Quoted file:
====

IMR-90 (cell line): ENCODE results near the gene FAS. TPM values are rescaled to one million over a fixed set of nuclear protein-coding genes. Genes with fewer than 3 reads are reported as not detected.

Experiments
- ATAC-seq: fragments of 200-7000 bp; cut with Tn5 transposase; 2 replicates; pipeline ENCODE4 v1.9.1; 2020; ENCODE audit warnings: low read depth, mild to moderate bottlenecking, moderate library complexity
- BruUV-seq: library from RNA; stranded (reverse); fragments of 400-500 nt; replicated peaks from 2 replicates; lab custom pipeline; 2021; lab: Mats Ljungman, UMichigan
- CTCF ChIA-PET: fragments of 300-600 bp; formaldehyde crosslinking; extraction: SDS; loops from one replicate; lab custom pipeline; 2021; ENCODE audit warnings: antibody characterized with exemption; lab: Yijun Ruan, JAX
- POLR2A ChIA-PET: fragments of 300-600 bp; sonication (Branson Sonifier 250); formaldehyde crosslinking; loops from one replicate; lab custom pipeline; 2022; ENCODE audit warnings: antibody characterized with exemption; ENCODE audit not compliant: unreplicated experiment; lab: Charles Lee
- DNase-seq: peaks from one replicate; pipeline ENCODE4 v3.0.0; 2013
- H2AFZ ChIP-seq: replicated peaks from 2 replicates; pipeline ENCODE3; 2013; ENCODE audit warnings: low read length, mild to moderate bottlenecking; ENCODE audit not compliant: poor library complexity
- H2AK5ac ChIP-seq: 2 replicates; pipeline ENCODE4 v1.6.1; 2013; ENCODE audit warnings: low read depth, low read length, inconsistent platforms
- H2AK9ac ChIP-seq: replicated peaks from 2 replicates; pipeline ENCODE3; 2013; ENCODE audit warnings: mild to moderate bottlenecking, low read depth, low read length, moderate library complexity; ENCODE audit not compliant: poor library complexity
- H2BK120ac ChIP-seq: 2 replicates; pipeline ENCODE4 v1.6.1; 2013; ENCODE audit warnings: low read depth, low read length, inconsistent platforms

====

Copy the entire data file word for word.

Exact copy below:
IMR-90 (cell line): ENCODE results near the gene FAS. TPM values are rescaled to one million over a fixed set of nuclear protein-coding genes. Genes with fewer than 3 reads are reported as not detected.

Experiments
- ATAC-seq: fragments of 200-7000 bp; cut with Tn5 transposase; 2 replicates; pipeline ENCODE4 v1.9.1; 2020; ENCODE audit warnings: low read depth, mild to moderate bottlenecking, moderate library complexity
- BruUV-seq: library from RNA; stranded (reverse); fragments of 400-500 nt; replicated peaks from 2 replicates; lab custom pipeline; 2021; lab: Mats Ljungman, UMichigan
- CTCF ChIA-PET: fragments of 300-600 bp; formaldehyde crosslinking; extraction: SDS; loops from one replicate; lab custom pipeline; 2021; ENCODE audit warnings: antibody characterized with exemption; lab: Yijun Ruan, JAX
- POLR2A ChIA-PET: fragments of 300-600 bp; sonication (Branson Sonifier 250); formaldehyde crosslinking; loops from one replicate; lab custom pipeline; 2022; ENCODE audit warnings: antibody characterized with exemption; ENCODE audit not compliant: unreplicated experiment; lab: Charles Lee
- DNase-seq: peaks from one replicate; pipeline ENCODE4 v3.0.0; 2013
- H2AFZ ChIP-seq: replicated peaks from 2 replicates; pipeline ENCODE3; 2013; ENCODE audit warnings: low read length, mild to moderate bottlenecking; ENCODE audit not compliant: poor library complexity
- H2AK5ac ChIP-seq: 2 replicates; pipeline ENCODE4 v1.6.1; 2013; ENCODE audit warnings: low read depth, low read length, inconsistent platforms
- H2AK9ac ChIP-seq: replicated peaks from 2 replicates; pipeline ENCODE3; 2013; ENCODE audit warnings: mild to moderate bottlenecking, low read depth, low read length, moderate library complexity; ENCODE audit not compliant: poor library complexity
- H2BK120ac ChIP-seq: 2 replicates; pipeline ENCODE4 v1.6.1; 2013; ENCODE audit warnings: low read depth, low read length, inconsistent platforms